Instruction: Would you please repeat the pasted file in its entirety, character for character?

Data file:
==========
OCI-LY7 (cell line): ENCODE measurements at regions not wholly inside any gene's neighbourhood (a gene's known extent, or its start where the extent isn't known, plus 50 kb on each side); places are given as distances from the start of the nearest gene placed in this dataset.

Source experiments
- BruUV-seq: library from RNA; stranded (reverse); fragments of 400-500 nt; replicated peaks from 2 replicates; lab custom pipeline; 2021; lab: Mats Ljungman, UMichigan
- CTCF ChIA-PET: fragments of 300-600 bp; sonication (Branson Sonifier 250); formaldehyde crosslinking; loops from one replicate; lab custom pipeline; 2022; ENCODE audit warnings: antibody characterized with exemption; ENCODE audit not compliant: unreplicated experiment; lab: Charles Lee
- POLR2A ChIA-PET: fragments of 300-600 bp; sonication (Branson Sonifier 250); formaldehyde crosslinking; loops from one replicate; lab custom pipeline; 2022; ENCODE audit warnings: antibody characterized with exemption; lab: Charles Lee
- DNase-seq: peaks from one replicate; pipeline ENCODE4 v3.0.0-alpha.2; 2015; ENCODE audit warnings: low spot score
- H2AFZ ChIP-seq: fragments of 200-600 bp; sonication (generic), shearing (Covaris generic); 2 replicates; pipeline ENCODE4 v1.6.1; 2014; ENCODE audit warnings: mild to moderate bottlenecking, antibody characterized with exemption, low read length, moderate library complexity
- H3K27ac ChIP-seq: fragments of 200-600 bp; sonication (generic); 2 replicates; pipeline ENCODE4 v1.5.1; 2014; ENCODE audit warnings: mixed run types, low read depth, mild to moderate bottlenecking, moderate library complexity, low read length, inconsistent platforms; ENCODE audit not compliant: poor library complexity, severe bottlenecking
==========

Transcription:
OCI-LY7 (cell line): ENCODE measurements at regions not wholly inside any gene's neighbourhood (a gene's known extent, or its start where the extent isn't known, plus 50 kb on each side); places are given as distances from the start of the nearest gene placed in this dataset.

Source experiments
- BruUV-seq: library from RNA; stranded (reverse); fragments of 400-500 nt; replicated peaks from 2 replicates; lab custom pipeline; 2021; lab: Mats Ljungman, UMichigan
- CTCF ChIA-PET: fragments of 300-600 bp; sonication (Branson Sonifier 250); formaldehyde crosslinking; loops from one replicate; lab custom pipeline; 2022; ENCODE audit warnings: antibody characterized with exemption; ENCODE audit not compliant: unreplicated experiment; lab: Charles Lee
- POLR2A ChIA-PET: fragments of 300-600 bp; sonication (Branson Sonifier 250); formaldehyde crosslinking; loops from one replicate; lab custom pipeline; 2022; ENCODE audit warnings: antibody characterized with exemption; lab: Charles Lee
- DNase-seq: peaks from one replicate; pipeline ENCODE4 v3.0.0-alpha.2; 2015; ENCODE audit warnings: low spot score
- H2AFZ ChIP-seq: fragments of 200-600 bp; sonication (generic), shearing (Covaris generic); 2 replicates; pipeline ENCODE4 v1.6.1; 2014; ENCODE audit warnings: mild to moderate bottlenecking, antibody characterized with exemption, low read length, moderate library complexity
- H3K27ac ChIP-seq: fragments of 200-600 bp; sonication (generic); 2 replicates; pipeline ENCODE4 v1.5.1; 2014; ENCODE audit warnings: mixed run types, low read depth, mild to moderate bottlenecking, moderate library complexity, low read length, inconsistent platforms; ENCODE audit not compliant: poor library complexity, severe bottlenecking